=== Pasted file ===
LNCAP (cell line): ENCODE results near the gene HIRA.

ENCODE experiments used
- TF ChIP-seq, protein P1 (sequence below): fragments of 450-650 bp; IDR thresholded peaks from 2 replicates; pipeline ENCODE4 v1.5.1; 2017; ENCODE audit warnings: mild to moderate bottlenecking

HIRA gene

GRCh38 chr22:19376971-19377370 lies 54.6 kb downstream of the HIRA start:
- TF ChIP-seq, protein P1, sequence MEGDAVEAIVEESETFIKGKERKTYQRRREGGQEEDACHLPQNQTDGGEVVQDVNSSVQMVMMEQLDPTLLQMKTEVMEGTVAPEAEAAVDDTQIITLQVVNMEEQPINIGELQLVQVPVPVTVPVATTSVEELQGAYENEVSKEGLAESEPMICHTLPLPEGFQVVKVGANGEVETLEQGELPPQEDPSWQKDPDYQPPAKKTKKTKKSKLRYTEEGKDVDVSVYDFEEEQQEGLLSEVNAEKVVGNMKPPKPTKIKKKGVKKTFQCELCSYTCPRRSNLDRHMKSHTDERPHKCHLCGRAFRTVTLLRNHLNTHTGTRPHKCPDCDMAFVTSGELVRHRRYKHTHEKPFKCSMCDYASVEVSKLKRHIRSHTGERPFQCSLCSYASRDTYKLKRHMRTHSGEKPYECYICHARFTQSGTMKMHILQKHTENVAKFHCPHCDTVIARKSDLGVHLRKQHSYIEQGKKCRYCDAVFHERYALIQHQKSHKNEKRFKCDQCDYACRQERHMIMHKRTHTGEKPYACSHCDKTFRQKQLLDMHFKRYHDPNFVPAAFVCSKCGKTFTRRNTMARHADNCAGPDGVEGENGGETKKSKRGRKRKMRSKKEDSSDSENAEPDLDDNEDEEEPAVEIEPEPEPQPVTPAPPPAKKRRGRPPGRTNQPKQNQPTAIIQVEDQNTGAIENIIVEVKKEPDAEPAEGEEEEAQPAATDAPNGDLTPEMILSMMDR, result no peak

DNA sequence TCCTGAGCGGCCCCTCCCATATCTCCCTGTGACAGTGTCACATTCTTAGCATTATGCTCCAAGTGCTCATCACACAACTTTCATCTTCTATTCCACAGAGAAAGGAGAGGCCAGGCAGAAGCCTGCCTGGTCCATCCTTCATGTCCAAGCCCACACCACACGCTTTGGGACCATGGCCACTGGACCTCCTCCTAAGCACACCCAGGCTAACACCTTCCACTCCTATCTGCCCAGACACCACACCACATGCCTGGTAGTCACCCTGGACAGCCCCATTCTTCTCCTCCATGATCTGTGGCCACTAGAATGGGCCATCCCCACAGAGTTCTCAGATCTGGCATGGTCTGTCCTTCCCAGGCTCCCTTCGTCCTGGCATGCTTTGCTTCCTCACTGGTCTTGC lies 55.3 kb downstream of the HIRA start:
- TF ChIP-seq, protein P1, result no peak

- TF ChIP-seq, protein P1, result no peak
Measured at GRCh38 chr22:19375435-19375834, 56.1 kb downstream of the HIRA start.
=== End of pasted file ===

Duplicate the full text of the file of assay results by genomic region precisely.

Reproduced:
LNCAP (cell line): ENCODE results near the gene HIRA.

ENCODE experiments used
- TF ChIP-seq, protein P1 (sequence below): fragments of 450-650 bp; IDR thresholded peaks from 2 replicates; pipeline ENCODE4 v1.5.1; 2017; ENCODE audit warnings: mild to moderate bottlenecking

HIRA gene

GRCh38 chr22:19376971-19377370 lies 54.6 kb downstream of the HIRA start:
- TF ChIP-seq, protein P1, sequence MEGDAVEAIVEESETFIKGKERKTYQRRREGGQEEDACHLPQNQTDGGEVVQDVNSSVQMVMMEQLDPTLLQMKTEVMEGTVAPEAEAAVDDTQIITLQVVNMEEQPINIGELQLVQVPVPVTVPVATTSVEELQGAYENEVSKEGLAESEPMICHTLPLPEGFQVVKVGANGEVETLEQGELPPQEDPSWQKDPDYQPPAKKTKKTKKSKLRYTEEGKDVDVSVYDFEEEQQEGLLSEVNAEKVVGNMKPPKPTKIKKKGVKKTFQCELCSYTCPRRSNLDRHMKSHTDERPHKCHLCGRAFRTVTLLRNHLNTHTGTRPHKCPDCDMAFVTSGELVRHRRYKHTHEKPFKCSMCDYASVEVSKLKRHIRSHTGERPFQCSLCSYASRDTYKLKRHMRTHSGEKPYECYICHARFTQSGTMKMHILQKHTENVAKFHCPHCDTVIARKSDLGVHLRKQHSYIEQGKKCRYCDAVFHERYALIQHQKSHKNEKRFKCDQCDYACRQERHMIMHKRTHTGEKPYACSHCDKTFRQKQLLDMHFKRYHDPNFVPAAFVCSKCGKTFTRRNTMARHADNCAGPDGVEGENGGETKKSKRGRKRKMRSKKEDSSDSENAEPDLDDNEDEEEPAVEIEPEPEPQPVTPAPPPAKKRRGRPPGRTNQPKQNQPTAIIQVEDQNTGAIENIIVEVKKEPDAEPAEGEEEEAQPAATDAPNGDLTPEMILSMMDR, result no peak

DNA sequence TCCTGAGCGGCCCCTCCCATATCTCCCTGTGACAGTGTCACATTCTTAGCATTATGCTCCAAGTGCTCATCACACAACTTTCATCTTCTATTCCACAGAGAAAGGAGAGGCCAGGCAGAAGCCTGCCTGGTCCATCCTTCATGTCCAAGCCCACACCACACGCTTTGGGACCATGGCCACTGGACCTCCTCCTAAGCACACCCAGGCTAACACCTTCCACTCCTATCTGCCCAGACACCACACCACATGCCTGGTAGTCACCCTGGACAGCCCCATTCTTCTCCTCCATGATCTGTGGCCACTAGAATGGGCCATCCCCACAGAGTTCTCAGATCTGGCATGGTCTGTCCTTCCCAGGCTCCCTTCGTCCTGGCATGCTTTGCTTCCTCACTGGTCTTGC lies 55.3 kb downstream of the HIRA start:
- TF ChIP-seq, protein P1, result no peak

- TF ChIP-seq, protein P1, result no peak
Measured at GRCh38 chr22:19375435-19375834, 56.1 kb downstream of the HIRA start.